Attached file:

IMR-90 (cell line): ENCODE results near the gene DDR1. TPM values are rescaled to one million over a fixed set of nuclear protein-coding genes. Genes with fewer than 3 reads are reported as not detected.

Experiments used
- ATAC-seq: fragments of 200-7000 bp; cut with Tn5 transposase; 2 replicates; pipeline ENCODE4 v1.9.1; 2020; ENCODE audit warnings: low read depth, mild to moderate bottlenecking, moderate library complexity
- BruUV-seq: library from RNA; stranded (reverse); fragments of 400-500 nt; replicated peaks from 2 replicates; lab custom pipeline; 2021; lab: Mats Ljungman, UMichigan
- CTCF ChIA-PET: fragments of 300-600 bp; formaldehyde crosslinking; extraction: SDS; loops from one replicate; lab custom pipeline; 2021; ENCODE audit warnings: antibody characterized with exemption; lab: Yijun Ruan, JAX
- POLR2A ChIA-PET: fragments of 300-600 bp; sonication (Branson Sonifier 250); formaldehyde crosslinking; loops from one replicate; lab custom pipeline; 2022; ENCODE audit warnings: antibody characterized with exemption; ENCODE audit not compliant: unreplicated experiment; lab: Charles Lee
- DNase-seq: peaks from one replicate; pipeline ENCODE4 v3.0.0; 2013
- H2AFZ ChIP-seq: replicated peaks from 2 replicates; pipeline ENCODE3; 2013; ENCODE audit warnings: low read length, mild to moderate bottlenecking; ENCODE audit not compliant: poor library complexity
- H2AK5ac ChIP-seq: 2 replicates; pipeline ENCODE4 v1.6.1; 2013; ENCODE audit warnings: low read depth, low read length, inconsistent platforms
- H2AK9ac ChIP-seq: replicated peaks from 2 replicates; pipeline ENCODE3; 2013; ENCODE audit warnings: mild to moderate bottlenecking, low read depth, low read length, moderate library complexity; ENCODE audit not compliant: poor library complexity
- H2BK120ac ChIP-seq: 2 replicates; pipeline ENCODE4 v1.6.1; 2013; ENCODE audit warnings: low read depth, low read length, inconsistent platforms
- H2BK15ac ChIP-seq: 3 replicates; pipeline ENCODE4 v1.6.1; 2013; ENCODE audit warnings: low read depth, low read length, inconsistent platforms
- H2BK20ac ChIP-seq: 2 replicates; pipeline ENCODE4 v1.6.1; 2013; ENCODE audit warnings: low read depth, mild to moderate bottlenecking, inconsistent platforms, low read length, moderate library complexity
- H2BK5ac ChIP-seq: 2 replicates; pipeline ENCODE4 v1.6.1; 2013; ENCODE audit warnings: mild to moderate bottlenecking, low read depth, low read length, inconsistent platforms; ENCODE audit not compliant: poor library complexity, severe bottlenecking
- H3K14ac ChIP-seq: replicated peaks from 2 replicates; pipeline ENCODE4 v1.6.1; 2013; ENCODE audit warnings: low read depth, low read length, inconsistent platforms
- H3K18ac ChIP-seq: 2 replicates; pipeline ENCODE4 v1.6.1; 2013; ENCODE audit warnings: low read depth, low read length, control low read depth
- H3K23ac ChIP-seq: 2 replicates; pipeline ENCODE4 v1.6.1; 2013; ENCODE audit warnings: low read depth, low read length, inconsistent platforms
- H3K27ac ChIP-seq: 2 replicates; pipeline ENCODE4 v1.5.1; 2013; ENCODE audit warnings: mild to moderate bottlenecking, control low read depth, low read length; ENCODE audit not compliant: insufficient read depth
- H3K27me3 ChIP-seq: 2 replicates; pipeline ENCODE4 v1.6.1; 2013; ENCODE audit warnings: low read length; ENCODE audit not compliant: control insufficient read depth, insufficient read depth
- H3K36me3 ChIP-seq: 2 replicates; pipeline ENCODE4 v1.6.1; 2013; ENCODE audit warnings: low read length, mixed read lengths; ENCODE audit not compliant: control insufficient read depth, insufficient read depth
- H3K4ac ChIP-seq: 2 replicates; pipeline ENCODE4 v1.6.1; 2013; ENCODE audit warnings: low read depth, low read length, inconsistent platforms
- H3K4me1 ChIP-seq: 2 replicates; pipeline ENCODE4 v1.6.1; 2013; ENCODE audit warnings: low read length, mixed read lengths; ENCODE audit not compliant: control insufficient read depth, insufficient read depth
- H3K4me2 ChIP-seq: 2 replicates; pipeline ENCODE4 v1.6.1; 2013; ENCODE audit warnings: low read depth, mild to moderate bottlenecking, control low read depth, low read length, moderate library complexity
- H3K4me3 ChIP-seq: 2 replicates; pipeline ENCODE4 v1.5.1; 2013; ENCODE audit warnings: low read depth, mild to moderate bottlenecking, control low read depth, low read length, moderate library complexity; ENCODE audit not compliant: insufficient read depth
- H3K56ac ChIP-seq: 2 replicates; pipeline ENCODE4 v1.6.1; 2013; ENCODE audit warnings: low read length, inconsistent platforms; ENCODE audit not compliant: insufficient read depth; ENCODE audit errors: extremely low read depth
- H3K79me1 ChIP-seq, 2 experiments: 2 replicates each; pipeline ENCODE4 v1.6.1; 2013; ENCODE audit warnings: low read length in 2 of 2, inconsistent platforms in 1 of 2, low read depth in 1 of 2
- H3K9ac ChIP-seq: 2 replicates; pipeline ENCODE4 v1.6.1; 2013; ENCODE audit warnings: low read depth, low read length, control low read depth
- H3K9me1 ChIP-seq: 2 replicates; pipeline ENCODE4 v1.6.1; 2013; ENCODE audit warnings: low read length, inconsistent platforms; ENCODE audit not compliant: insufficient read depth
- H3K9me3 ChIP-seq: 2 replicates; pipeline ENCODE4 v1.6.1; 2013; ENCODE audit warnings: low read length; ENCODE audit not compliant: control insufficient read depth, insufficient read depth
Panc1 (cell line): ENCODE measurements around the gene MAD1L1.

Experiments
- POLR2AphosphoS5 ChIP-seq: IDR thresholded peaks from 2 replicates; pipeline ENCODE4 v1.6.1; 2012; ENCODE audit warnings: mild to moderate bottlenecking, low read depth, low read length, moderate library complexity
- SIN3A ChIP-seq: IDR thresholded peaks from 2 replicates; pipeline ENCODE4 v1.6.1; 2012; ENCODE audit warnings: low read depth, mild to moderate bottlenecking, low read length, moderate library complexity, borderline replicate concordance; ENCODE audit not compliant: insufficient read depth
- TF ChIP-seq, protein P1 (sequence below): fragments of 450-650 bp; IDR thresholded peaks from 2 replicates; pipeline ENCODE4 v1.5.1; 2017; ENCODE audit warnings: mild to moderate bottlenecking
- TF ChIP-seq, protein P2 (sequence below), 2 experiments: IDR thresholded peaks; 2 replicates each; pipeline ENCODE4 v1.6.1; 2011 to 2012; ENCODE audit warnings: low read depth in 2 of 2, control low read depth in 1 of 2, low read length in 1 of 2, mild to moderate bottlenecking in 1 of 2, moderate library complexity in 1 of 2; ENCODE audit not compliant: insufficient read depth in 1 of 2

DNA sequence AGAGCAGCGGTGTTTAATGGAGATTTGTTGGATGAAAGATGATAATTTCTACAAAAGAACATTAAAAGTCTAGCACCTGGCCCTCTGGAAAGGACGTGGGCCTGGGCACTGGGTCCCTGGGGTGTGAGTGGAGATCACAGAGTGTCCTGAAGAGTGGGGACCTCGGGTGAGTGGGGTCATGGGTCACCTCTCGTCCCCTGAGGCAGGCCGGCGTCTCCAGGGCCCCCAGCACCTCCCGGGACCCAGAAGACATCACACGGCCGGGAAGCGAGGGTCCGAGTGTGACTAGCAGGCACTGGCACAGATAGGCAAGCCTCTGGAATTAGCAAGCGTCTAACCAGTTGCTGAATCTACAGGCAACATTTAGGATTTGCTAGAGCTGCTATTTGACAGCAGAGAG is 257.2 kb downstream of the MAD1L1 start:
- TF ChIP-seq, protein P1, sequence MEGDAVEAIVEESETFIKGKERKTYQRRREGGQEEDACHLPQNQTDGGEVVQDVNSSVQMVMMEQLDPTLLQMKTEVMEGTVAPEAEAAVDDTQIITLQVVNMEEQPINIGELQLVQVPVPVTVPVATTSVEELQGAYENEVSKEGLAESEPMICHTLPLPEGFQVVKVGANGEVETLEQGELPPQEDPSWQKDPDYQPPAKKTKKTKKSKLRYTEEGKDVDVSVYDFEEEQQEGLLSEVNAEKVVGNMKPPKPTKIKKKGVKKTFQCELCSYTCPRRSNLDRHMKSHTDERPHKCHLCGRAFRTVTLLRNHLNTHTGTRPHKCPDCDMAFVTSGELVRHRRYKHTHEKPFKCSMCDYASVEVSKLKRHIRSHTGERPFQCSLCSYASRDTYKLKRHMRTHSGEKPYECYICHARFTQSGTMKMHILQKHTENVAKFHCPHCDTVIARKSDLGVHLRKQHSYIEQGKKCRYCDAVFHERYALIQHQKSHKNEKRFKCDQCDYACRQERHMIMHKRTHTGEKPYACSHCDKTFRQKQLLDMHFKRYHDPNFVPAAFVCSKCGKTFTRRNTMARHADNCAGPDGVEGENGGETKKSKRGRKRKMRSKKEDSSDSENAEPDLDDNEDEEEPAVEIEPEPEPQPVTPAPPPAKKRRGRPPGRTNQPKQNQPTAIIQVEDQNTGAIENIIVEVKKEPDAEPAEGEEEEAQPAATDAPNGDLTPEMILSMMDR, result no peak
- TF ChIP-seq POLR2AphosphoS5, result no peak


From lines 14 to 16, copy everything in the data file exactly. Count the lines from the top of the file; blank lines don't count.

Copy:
- H2BK5ac ChIP-seq: 2 replicates; pipeline ENCODE4 v1.6.1; 2013; ENCODE audit warnings: mild to moderate bottlenecking, low read depth, low read length, inconsistent platforms; ENCODE audit not compliant: poor library complexity, severe bottlenecking
- H3K14ac ChIP-seq: replicated peaks from 2 replicates; pipeline ENCODE4 v1.6.1; 2013; ENCODE audit warnings: low read depth, low read length, inconsistent platforms
- H3K18ac ChIP-seq: 2 replicates; pipeline ENCODE4 v1.6.1; 2013; ENCODE audit warnings: low read depth, low read length, control low read depth